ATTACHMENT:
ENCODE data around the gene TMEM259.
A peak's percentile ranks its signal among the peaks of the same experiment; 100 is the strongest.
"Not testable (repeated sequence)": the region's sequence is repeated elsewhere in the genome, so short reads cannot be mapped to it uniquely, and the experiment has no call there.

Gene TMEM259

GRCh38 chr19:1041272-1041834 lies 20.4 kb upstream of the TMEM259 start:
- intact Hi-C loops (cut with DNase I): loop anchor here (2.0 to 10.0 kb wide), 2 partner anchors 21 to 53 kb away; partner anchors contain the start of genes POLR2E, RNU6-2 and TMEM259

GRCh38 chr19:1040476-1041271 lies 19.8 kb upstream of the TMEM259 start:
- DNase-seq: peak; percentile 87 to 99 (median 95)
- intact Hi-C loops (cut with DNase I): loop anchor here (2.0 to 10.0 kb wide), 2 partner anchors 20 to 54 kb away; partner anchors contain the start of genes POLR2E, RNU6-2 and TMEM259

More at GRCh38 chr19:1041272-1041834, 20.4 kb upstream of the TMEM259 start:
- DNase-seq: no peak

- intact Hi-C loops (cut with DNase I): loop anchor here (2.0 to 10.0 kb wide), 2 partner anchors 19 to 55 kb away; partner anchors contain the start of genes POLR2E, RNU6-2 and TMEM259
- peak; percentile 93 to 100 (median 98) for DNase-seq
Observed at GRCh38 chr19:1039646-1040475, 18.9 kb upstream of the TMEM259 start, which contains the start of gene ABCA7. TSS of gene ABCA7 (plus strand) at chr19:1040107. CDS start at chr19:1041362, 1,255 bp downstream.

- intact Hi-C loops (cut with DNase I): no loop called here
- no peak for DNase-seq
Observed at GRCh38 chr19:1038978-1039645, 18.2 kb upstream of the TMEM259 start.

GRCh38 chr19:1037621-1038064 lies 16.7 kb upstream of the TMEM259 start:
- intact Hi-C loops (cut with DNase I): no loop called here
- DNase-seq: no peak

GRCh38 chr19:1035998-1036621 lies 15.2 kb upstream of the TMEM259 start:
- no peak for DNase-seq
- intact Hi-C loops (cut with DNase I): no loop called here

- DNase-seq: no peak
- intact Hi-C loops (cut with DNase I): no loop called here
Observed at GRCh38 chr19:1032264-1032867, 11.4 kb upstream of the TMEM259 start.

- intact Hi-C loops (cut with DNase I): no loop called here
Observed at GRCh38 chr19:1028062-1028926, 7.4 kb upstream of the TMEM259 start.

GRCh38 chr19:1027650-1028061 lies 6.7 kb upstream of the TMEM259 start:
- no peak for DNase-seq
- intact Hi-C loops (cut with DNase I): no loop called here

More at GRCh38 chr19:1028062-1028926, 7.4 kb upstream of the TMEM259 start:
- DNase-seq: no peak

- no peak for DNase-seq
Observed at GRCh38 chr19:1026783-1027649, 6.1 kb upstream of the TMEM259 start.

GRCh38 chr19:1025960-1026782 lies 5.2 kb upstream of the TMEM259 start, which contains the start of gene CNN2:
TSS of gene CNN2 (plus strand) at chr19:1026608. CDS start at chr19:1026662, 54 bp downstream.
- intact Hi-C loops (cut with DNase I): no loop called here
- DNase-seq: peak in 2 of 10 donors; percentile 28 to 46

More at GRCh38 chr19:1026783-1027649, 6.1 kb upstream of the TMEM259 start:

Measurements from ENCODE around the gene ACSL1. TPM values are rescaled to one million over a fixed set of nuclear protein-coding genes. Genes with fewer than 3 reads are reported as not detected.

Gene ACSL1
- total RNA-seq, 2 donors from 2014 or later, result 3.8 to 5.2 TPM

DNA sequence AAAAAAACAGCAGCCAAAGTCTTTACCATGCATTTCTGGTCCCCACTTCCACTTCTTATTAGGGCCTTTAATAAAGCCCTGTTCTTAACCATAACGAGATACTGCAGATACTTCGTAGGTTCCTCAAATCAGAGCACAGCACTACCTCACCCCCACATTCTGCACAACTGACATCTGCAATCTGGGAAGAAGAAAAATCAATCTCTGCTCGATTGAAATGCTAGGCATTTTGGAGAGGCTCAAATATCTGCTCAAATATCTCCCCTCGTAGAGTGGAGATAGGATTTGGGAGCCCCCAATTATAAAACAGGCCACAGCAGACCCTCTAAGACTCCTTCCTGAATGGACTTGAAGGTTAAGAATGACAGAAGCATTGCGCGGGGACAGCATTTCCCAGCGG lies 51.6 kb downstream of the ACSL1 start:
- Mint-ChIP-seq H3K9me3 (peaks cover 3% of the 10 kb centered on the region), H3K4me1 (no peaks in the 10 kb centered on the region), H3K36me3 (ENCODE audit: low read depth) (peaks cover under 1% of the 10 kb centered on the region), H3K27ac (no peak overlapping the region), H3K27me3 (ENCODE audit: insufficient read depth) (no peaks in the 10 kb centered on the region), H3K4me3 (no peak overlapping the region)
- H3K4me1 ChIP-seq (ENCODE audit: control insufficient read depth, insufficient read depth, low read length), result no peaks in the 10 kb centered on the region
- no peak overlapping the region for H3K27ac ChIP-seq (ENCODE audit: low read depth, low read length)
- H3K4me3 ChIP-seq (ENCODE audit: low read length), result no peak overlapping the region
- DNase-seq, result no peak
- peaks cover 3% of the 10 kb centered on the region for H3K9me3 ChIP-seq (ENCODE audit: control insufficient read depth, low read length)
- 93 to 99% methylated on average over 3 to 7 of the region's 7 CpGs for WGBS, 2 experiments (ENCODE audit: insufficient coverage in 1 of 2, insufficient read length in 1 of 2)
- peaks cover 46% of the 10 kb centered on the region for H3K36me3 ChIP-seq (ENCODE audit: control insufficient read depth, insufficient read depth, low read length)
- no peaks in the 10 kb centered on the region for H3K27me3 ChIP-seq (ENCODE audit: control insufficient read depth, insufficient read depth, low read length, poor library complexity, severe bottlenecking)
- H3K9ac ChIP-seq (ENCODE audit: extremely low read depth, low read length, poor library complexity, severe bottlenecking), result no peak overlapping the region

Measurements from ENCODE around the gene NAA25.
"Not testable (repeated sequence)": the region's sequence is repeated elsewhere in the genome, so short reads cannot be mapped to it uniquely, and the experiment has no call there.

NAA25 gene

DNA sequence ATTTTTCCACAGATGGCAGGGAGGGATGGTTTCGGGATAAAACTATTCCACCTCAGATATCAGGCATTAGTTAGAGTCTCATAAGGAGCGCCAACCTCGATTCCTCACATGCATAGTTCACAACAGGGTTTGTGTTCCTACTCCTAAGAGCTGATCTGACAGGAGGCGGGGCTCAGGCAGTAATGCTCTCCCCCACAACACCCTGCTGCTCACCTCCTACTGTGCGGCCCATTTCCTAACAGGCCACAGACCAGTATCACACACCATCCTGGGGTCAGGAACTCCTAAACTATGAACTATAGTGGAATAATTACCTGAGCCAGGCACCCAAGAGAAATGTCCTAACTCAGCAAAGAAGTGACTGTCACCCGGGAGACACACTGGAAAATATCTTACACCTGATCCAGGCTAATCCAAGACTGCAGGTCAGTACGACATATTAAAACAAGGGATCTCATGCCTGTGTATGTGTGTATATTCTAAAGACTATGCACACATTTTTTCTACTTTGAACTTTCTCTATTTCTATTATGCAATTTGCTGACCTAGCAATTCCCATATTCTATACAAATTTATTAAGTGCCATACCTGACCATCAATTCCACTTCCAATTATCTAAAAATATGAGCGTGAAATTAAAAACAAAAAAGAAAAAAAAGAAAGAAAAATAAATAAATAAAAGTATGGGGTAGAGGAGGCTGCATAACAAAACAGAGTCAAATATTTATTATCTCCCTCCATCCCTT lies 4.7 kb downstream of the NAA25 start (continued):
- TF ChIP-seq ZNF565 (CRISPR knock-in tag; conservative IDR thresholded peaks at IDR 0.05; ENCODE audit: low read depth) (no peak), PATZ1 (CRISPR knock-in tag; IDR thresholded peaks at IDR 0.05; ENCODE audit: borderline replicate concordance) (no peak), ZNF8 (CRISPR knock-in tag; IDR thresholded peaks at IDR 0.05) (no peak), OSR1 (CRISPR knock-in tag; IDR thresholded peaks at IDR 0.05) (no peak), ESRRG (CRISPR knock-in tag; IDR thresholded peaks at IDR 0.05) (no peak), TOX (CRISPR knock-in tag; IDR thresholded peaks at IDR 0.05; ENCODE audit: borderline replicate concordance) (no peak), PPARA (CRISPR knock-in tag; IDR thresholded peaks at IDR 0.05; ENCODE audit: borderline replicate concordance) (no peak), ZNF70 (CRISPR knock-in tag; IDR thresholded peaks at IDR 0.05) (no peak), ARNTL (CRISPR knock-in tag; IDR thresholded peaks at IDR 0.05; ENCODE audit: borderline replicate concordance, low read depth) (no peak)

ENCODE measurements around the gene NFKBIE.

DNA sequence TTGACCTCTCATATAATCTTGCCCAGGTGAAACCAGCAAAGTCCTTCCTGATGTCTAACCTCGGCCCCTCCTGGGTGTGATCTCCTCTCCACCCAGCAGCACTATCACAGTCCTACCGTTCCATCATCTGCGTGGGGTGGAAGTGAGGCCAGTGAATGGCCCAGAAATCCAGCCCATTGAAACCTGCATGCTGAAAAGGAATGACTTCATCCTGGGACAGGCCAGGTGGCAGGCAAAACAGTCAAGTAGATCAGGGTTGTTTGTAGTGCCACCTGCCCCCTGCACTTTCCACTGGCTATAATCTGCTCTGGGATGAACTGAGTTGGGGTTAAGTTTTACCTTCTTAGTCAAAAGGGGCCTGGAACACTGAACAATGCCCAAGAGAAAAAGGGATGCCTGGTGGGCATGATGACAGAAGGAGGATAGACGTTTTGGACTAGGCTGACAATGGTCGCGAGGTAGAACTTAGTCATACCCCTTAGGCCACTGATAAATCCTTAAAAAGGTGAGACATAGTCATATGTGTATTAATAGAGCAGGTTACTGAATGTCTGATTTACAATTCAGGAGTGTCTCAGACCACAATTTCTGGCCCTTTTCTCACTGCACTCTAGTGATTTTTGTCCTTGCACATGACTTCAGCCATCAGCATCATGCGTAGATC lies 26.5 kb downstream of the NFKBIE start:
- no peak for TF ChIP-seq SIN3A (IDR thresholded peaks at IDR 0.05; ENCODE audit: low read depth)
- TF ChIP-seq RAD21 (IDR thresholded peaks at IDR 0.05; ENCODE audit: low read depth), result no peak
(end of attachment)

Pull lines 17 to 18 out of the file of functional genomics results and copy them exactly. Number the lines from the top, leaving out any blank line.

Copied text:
Observed at GRCh38 chr19:1038978-1039645, 18.2 kb upstream of the TMEM259 start.

GRCh38 chr19:1037621-1038064 lies 16.7 kb upstream of the TMEM259 start: